Her high school years were tough. She wasn’t in accelerated classes. College, college, college was all everyone spoke about. Oh, and grade point averages. My kid has a 4.0, mine has a 4.5, or mine has a 4.8.  I tried to ignore all of it. I watched her grades to ensure she was completing assignments and not falling behind but didn’t do the work for her.

My daughter’s school was inflating her grades

Towards the end of every quarter, she would have a “C” or “D” but somehow ended up with a “B” and sometimes an “A.”  This trend kept increasing. Finally, during her senior year, I spoke up during a meeting with school administrators, teachers, and advisors I said, “you are inflating her grades and it is not doing her any favors. She now thinks she is more capable than she is.”  

I was met with stares. No one said a word. She is also a great person filled with empathy, compassion, kindness, and loyalty. These are not the things she was graded on in school but are essential elements of a successful human being. 

At the same time, I had an elementary school child. She was quiet and worked hard. Always trying to please her teachers. I told her to do her best and remember to be kind and respectful to everyone. If she made mistakes that is all right, it’s how we learn. This girl is now in high school. I do not focus on her grades. I focus on her confidence, self-esteem, and work ethic. 

My hope is that we as a society can stop focusing on grades

Graduation season is upon us once again. My social media feed fills with all these posts about how great everyone’s kids are and their perfect grades, athletic achievements, the great schools they are going to attend, and so much more. My hope is that our society can focus on respectful, empathetic, kind individuals rather than on grades. We need more of these qualities. A solution is to abolish grades and brainstorm solutions like alternative assessments or project-based learning.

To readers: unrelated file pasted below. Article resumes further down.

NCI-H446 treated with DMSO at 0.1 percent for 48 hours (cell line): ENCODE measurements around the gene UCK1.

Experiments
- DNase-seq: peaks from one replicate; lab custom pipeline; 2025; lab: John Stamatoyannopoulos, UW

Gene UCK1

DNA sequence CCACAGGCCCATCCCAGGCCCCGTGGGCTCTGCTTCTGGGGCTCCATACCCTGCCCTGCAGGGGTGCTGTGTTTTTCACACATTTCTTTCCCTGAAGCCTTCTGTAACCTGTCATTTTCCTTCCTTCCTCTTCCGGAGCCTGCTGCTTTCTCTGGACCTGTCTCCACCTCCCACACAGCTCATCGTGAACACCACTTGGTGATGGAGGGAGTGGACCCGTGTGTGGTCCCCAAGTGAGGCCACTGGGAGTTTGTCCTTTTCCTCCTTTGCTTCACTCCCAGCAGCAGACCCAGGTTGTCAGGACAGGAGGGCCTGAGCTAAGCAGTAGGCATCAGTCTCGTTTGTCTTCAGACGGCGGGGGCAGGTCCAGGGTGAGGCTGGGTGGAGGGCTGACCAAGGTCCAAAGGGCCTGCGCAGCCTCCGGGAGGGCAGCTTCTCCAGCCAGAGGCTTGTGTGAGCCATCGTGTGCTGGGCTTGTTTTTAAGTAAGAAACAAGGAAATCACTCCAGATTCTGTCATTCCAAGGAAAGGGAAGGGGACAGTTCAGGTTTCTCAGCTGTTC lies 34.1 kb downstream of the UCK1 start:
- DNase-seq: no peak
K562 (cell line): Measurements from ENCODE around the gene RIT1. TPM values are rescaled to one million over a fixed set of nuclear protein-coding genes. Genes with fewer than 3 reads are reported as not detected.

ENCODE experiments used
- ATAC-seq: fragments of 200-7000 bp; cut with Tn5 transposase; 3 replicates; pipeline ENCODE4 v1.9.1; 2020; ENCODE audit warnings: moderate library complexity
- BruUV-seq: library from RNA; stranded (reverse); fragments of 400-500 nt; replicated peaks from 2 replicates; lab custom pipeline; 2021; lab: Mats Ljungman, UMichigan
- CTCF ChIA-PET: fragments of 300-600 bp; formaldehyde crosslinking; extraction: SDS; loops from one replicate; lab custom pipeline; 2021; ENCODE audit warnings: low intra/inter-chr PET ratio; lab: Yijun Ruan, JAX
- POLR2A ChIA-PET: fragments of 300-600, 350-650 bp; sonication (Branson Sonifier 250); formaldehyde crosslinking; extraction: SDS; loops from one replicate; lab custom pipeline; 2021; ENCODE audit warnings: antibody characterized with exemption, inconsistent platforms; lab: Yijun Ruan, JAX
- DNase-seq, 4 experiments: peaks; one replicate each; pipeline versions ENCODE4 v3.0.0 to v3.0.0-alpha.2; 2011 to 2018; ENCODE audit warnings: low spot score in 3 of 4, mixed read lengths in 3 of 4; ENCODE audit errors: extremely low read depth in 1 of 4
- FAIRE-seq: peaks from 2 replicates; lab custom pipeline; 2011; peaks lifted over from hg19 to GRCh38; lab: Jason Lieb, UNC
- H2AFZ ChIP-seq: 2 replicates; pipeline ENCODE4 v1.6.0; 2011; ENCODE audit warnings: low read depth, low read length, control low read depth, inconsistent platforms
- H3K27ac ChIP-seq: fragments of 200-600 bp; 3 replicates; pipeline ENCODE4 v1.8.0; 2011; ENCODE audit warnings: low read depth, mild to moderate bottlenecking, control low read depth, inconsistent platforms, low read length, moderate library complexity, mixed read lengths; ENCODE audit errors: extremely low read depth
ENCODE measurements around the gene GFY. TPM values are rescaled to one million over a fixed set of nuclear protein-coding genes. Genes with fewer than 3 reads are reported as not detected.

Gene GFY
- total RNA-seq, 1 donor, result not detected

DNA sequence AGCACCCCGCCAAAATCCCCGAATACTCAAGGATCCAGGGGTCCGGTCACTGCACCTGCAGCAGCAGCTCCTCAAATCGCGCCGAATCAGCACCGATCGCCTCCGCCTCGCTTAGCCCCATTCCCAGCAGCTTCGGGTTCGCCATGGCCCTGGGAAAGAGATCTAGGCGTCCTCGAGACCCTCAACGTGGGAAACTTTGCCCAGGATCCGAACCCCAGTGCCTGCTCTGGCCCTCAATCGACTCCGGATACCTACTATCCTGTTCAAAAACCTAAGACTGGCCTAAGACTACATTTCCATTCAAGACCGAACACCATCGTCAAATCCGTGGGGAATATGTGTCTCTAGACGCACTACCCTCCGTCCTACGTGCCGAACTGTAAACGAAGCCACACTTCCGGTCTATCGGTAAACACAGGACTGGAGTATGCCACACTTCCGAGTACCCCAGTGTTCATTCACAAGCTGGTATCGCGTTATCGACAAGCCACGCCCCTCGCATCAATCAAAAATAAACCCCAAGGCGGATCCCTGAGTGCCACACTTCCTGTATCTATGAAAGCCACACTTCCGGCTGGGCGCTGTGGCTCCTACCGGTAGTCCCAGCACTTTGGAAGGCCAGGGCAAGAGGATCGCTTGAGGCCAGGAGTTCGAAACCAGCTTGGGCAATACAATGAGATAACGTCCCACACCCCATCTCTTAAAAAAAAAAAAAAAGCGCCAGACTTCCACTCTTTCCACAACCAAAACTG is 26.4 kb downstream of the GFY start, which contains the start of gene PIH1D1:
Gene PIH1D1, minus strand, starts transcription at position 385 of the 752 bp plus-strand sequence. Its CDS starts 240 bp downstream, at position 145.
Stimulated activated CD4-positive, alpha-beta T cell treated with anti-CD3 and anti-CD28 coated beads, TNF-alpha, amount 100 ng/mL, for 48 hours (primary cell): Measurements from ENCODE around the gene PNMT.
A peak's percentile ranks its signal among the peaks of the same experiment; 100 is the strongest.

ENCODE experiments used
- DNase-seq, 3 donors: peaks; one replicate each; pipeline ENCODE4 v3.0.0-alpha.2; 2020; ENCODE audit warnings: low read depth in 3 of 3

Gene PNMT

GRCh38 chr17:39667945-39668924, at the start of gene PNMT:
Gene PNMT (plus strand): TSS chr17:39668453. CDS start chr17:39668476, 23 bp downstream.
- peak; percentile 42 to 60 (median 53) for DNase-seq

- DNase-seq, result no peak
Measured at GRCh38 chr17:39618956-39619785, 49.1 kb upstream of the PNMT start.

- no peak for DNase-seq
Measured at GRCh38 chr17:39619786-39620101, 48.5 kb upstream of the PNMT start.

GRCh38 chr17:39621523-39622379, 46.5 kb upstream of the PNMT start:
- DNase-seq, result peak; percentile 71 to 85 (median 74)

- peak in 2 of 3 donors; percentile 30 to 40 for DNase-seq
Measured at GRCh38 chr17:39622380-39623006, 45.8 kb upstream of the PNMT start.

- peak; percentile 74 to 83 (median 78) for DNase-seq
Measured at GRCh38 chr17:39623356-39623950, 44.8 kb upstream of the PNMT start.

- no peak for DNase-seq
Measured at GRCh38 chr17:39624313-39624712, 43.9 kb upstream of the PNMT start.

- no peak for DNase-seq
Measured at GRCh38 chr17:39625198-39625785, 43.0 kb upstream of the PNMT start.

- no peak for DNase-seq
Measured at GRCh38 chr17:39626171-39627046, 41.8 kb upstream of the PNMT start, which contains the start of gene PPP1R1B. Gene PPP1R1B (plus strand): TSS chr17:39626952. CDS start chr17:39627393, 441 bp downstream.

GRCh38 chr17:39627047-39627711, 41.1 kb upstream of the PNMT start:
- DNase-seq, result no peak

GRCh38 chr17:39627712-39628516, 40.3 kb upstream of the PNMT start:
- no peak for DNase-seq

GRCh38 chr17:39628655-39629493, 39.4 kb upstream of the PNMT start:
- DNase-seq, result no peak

Organizational psychologist, Dr. Adam Grant wrote an essay in The New York Times in 2018 discussing whether a high grade point average equal successful careers. He states…

Academic grades rarely assess qualities like creativity, leadership and teamwork skills, or social, emotional, and political intelligence. Yes, straight-A students master cramming information and regurgitating it on exams. But career success is rarely about finding the right solution to a problem — it’s more about finding the right problem to solve.

Dr. Adam grant

Dr. Karen Arnold, Researcher, found that getting straight A’s requires conformity. Having an influential career demands originality. In a study of students who graduated at the top of their class, the research shows that although they usually had successful careers, they rarely reached the upper echelons.

“Valedictorians aren’t likely to be the future’s visionaries,” Dr. Arnold explained. “They typically settle into the system instead of shaking it up.”

Parents have an outsized concern with grades rather than with citizenship skills